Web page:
Instead of asking “What do I need?” or “What can I get?”, what if I asked “What do I have to offer?” or “What can I contribute to lift others?”

Here’s to a week of forward progress, of making and doing and listening and of looking for opportunities to give and to contribute something worthwhile.

Sunday night Stoic: Step one and step two

Meditations 8.5:

“The first step: Don’t be anxious. Nature controls it all. And before long you’ll be no one, nowhere—like Hadrian, like Augustus.

The second step: Concentrate on what you have to do. Fix your eyes on it. Remind yourself that your task is to be a good human being; remind yourself what nature demands of people. Then do it, without hesitation, and speak the truth as you see it. But with kindness. With humility. Without hypocrisy.”

Easy. Just two steps to become an awesome human. 

Two simple, overwhelmingly challenging steps

This is a good week to step anew into the life you want to live.

How fragile we are

  All life is sorrowful, or ultimately unsatisfactory.

Heartbreak is coming your way, no matter how good life may seem at the moment.

The deeper you get into life and the more you experience, the more you realize—whether you allow yourself to acknowledge it consciously or not—pain is inevitable.

You will lose those you love dearly.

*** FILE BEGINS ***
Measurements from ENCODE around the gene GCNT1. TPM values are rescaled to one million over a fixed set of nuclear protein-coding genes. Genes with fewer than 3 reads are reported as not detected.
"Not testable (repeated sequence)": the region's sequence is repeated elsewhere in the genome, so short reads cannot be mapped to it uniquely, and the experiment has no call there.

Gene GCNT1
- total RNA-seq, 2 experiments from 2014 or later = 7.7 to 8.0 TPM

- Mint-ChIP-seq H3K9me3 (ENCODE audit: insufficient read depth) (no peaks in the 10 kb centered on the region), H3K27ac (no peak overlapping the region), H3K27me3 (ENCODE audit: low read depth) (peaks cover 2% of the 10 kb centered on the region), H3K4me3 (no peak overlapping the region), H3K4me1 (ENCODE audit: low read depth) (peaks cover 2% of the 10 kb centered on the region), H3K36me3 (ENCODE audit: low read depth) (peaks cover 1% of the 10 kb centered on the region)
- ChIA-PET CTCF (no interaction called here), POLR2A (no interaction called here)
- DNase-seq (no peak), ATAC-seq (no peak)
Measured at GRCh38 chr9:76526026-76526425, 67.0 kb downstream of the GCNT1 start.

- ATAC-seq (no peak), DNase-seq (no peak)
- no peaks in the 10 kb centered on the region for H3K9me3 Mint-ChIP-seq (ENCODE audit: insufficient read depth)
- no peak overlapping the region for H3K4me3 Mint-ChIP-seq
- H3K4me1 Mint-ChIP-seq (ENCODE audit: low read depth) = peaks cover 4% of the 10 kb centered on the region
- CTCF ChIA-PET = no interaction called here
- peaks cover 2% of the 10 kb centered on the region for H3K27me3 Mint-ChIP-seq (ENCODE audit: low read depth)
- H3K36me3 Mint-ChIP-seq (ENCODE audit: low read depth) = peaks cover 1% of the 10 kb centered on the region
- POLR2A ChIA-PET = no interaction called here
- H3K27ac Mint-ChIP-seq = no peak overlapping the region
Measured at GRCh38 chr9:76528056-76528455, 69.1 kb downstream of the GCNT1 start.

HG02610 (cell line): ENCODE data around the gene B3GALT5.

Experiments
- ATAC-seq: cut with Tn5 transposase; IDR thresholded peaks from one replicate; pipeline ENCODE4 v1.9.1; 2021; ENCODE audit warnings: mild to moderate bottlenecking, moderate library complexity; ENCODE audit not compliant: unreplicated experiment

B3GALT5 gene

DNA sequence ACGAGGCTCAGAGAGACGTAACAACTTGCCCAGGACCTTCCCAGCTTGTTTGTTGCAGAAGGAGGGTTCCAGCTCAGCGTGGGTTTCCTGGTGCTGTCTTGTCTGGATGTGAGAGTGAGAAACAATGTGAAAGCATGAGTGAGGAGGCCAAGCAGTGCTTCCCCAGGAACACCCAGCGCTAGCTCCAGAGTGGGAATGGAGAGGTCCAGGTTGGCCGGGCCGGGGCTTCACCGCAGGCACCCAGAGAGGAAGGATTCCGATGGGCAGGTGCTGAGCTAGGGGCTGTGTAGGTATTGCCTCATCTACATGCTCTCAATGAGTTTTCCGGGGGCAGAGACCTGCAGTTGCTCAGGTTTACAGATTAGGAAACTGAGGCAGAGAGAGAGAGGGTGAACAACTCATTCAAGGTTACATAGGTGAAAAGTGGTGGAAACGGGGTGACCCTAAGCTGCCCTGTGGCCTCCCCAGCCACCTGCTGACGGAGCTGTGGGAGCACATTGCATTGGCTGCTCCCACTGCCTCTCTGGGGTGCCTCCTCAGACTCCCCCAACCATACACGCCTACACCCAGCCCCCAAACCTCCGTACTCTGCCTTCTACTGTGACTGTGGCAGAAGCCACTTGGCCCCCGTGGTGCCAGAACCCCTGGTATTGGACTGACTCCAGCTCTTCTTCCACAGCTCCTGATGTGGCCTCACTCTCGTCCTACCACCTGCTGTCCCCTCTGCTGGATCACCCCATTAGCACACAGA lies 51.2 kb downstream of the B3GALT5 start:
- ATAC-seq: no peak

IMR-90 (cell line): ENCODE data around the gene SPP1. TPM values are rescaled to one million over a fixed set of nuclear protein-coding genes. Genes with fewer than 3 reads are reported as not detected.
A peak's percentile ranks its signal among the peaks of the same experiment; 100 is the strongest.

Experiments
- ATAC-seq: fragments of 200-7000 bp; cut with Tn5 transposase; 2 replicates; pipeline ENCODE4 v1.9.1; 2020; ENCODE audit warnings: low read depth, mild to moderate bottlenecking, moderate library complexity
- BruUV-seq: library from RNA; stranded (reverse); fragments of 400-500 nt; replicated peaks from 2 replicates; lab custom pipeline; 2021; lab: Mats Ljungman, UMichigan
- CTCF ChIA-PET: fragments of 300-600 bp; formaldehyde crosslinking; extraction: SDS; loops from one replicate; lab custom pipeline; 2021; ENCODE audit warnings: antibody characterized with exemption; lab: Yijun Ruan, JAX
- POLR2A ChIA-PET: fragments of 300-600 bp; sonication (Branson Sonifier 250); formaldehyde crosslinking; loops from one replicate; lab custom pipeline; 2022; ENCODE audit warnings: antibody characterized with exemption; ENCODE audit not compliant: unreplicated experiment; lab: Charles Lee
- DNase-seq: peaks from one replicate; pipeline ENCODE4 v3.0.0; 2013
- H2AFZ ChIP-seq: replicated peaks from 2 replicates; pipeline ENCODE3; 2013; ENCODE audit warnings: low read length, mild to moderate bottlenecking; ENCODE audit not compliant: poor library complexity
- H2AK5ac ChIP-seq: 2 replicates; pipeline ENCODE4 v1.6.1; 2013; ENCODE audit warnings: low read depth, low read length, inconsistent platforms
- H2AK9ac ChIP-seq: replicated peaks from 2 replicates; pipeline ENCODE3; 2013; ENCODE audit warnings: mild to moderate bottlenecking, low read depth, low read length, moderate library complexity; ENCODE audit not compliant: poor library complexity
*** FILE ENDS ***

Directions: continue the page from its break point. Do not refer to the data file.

You will hurt and be hurt.

That bright, shiny dream will either elude you, or possibly worse, will be realized yet end up falling short of truly satisfying you.

Discontent.

Disillusion.

Disappointment.

But if you’re heartbroken right now, hang on a bit. Keep moving forward.

Joy is on the horizon.

So is sorrow.

You can’t have one without the other. They define each other.

We break most easily when we expect only joy.

Cynical as it seems, the secret to happiness is low expectations. Or seeing reality as it is.

Expect heartbreak. Anticipate cruelty and pain and disappointment. Steel yourself for the impersonal rhythm of reality.

But don’t give in to despair and cynicism. 

Life sucks sometimes, but not all the time—not even most of the time. It’s filled with wonders and light and hope.

We are fragile creatures. 

Be kind to everyone. Everyone is breakable, no matter how strong they may seem. 

Be kind to everyone, even those who seem undeserving. Who knows what they’ve gone through, what burden they may be bearing?

Be strong for others. You will eventually need someone to be strong for you.
 

 

 

 

Sunday night Stoic: There is a limit to the time assigned you

Meditations 2.4: